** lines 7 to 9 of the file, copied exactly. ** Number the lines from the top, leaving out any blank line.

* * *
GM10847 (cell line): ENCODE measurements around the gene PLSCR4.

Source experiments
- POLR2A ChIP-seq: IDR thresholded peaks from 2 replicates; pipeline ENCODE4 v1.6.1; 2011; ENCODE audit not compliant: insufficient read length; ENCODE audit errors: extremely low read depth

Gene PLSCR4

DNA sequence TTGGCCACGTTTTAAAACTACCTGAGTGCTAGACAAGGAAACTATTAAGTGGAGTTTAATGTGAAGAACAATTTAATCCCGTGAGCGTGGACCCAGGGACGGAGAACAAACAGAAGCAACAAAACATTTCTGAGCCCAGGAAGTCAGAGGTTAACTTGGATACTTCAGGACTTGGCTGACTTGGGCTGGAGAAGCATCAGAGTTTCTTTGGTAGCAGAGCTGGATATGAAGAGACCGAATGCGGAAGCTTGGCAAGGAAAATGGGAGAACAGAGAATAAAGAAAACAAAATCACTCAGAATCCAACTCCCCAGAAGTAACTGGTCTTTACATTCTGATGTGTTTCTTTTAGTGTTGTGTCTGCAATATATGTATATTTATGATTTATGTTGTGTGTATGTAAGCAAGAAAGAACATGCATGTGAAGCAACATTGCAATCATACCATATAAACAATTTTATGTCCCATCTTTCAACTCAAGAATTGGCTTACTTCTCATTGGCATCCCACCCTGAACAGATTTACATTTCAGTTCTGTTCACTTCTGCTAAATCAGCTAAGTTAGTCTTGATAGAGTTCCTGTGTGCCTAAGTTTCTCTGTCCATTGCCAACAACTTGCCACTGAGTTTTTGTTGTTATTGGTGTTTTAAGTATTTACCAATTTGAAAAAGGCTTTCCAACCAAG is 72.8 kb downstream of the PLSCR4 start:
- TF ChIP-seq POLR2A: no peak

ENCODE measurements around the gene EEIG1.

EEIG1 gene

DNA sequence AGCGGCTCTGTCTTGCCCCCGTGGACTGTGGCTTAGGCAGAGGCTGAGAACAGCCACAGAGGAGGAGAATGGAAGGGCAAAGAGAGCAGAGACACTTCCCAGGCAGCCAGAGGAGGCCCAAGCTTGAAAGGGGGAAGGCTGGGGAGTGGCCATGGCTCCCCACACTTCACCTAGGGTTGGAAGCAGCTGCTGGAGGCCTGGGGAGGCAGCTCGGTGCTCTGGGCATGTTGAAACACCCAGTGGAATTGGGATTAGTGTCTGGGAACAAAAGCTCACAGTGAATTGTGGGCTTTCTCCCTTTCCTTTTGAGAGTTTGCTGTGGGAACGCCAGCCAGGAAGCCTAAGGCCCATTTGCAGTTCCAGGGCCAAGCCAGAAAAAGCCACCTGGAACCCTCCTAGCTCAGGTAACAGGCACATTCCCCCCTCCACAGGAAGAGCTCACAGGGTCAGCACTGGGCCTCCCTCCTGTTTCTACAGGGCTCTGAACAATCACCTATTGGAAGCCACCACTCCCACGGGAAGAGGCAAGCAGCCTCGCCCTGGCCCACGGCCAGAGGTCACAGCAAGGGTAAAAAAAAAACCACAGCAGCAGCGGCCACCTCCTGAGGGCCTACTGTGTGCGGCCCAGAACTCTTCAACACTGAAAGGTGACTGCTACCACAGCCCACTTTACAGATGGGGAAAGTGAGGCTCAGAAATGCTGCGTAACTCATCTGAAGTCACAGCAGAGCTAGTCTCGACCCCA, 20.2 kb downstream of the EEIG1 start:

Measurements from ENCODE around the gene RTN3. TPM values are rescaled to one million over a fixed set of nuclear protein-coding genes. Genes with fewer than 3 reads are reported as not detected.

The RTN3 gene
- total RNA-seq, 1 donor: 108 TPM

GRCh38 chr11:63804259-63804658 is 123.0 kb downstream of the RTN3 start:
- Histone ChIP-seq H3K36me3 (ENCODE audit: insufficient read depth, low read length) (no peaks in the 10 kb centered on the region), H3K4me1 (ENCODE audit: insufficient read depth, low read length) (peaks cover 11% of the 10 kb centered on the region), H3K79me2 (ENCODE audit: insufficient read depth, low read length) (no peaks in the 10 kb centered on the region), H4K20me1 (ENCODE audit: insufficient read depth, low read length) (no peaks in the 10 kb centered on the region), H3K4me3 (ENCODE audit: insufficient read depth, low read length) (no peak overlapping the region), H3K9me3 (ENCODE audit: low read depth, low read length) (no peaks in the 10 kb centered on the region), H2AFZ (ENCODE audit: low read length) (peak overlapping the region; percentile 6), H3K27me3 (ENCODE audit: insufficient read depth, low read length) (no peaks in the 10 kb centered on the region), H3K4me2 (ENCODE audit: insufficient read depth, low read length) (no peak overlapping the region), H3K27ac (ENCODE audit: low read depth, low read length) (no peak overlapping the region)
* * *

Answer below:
ENCODE measurements around the gene EEIG1.

EEIG1 gene

DNA sequence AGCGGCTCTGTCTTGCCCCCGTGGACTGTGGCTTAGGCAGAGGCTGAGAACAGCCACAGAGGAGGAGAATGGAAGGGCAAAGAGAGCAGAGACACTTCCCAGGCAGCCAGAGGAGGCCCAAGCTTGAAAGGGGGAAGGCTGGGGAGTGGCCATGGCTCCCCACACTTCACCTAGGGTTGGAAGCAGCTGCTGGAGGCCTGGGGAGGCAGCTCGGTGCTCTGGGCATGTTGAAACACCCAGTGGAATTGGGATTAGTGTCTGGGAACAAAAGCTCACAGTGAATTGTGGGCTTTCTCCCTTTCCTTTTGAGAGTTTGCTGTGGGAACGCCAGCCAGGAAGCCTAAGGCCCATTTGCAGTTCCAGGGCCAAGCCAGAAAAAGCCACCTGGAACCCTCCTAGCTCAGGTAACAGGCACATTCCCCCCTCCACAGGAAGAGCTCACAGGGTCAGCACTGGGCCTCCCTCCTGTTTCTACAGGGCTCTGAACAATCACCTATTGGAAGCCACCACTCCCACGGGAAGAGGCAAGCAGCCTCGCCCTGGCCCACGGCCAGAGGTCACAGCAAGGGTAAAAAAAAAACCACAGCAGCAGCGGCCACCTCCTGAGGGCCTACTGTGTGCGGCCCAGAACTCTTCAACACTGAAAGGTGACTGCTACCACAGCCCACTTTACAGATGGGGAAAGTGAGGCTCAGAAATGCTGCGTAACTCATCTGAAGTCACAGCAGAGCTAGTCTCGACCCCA, 20.2 kb downstream of the EEIG1 start: